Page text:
The Greek text of 1 Timothy 5:17 talks about presbuteroi. The literal meaning of that word is “older people”. That word occurs also in the Greek text of verses 1 and 2 – in translation, “never use harsh words when you correct an older man but talk to him as if he were your father” and “[talk to] older women as if they were your mothers” (GWV). And again, that whole chapter is about how the saints were to treat the elderly and take care of them.

The saints were to care for all of their old people and also the poor, but it appears that when it comes to verses 17–18, the apostle was talking more in the terms of “old age pension”. It is probable that when he wrote “the labourer deserves his wages”, 1 Timothy 5:18, he meant that the saints were to provide a “pension” for the older generation who had worked all their life but were now getting too frail and tired to support themselves. [g] It is the same with his poetic Old Testament quote regarding the ox that was grinding. An ox which has done its rounds in a treadmill has a right to rest and eat – likewise, elderly people who have worked all their life are to be given a rest (a pension) when they get old and weary. At that time, the younger generation is to give them the “wages” for their long years of work. See also the earlier quoted verse 4, Paul’s statement that the younger generation is to “respect their own family by repaying their parents” (GWV).

g Too frail and tired – the Greek text of verse 17 contains the phrase malista hoi kopiôntes. The last word in that phrase is the present active participle form of the verb kopiaô whose primary meaning is “to grow weary, tired, exhausted”. The meaning of the phrase malista hoi kopiôntes is “especially those who are getting tired”. Many bible-translators have made it seem that the apostle referred to “hard-working preachers”, but a closer analysis of the wider context shows that he was talking about old people who had worked all their lives but had then grown weary and tired and were no longer able to support themselves. Even here, just as it is all through that chapter, the apostle was talking about taking care of elderly people (presbuteroi, verse 17). When it comes to presbuteroi in the meaning “elders” – here, it can be good to know that the elders in the saints’ fellowships were not paid. Being an elder was not an employment. For more on this, look under the heading “Money” on the page rkw431.htm.)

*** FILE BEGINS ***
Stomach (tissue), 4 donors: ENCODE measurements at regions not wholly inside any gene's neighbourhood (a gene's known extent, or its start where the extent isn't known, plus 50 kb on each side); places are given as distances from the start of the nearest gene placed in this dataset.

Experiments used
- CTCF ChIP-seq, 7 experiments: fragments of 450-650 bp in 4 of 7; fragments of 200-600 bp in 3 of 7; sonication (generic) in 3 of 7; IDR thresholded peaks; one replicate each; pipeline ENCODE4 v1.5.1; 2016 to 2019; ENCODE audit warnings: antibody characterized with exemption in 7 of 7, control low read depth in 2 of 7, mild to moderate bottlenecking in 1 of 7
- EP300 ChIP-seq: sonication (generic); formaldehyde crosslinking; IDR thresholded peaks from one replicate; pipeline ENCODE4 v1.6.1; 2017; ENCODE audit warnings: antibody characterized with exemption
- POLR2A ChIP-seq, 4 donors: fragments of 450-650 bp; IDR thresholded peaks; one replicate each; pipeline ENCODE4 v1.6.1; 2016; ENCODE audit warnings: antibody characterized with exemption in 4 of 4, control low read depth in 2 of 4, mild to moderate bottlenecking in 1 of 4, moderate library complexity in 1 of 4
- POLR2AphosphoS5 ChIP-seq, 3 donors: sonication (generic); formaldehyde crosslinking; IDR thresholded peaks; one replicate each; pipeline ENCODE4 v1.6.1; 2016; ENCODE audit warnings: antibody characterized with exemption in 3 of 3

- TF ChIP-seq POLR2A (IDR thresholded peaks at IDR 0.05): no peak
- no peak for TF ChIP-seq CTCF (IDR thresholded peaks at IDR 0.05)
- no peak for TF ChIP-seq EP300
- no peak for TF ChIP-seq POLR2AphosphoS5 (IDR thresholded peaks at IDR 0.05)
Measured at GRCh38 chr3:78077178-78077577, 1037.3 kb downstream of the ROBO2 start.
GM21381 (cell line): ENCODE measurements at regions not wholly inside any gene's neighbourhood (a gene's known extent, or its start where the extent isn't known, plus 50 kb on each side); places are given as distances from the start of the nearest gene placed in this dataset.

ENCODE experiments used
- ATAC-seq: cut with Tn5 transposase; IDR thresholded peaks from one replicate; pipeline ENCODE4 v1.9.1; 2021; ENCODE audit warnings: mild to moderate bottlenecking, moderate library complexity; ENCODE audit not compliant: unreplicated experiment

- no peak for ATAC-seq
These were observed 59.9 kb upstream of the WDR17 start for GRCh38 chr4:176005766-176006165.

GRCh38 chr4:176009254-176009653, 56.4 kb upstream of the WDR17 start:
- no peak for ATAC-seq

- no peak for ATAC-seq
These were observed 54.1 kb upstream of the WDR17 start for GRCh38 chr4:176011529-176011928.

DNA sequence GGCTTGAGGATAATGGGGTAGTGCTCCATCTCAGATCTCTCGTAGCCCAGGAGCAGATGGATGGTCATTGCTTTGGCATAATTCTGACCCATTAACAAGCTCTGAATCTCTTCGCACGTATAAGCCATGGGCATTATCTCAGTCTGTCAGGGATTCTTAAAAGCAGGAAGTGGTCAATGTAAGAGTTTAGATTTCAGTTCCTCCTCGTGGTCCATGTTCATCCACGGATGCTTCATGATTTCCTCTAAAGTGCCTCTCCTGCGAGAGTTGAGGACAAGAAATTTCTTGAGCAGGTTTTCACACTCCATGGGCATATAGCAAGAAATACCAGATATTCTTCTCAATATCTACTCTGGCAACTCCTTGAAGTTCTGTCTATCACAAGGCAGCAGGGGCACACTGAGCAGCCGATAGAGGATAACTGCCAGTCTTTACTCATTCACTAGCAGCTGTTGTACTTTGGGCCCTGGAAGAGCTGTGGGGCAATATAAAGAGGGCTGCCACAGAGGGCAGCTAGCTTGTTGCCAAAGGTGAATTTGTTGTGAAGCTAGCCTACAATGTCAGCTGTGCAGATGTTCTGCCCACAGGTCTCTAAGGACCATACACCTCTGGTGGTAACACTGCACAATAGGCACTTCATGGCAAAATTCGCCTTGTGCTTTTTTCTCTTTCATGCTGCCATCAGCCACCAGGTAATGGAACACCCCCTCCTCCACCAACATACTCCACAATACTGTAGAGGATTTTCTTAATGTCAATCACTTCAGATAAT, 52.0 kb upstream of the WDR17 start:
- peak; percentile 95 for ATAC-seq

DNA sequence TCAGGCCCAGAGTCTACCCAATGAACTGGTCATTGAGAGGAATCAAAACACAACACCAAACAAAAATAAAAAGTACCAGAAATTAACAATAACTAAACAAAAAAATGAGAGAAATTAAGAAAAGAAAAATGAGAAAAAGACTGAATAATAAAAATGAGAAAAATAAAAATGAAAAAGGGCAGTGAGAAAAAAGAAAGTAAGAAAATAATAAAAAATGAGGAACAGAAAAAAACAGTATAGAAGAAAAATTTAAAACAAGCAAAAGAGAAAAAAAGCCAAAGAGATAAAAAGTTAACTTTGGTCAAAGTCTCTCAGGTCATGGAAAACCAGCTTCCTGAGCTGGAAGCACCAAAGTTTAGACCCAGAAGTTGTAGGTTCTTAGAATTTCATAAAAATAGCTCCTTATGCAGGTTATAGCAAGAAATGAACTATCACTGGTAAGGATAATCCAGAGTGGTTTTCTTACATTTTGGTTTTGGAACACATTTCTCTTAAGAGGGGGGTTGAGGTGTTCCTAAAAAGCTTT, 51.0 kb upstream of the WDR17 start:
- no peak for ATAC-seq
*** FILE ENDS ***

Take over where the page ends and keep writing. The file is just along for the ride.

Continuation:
See also the “recommended reading” section, below.

Please send or mention the address to this site to others. Please also link to this site. The address to the table of contents page is

Recommended reading here at the Bible Pages, on related as well as other matters.

An explanation of the short names for the bible-translations that are quoted or mentioned at this site. → rsa092.htm

On the King James version. The story behind king James’ bible, including the men who were involved in producing it. → rsa032.htm

On Acts 20:35 and its meaning. The apostle Paul reminded the elders from Ephesus that it is more blessed to give than to receive, and he told them to follow his own example in that regard. → rma023.htm

What does the word “righteous” really mean? What does the Bible say about righteousness? → rga082.htm

What happened to the saints of the New Testament? Why is there no record of their doings, after the middle of the first century? → rga042.htm

Religion must not be skin-deep only. Believers must take the matters of faith seriously. → rba112.htm

A challenge to all believers, regarding something important. → rwa062.htm

On Galatians 6:6 and its translation and meaning. Does that verse refer to joining in in doing good, as the Greek text indicates, or to sharing one’s goods with a preacher, as some translations make it seem? → rma042.htm

Table of contentsKey-word indexSearch functionOn the goal and purpose of this site

Regarding quoting and sharing with others.

Quoting: You can quote shorter passages in the articles at this site, provided that you mention the source by stating the full internet address (URL) to the article in question. Include also a date.

Sharing with others: You may not re-publish any part of the contents of this site as a booklet, brochure or on the internet or in other ways; the author retains the copyright ©. But, you can send copies of the documents at this site, for instance to a friend. Often, the best way to do this is to send that person the internet address to the relevant page or pages. You can even give paper-copies to others, provided that you print the document in question in full, in the form it appears on this site, including the address and date at its end. Always get the latest document version, directly from this site.

For more on quoting and sharing with others, see the page rpa031.htm.

This site is not connected to any church or religious organisation. It looks at things from a biblical perspective and not from a dogmatic one. Regarding the goal and purpose of site, see the page rpa031.htm.

For the latest version of this document, click here:

Download the latest copy of this whole site, for offline use:

Please send or mention the address to this site to others. Please also link to this site.

This document was created or modified 2019–01–05. ©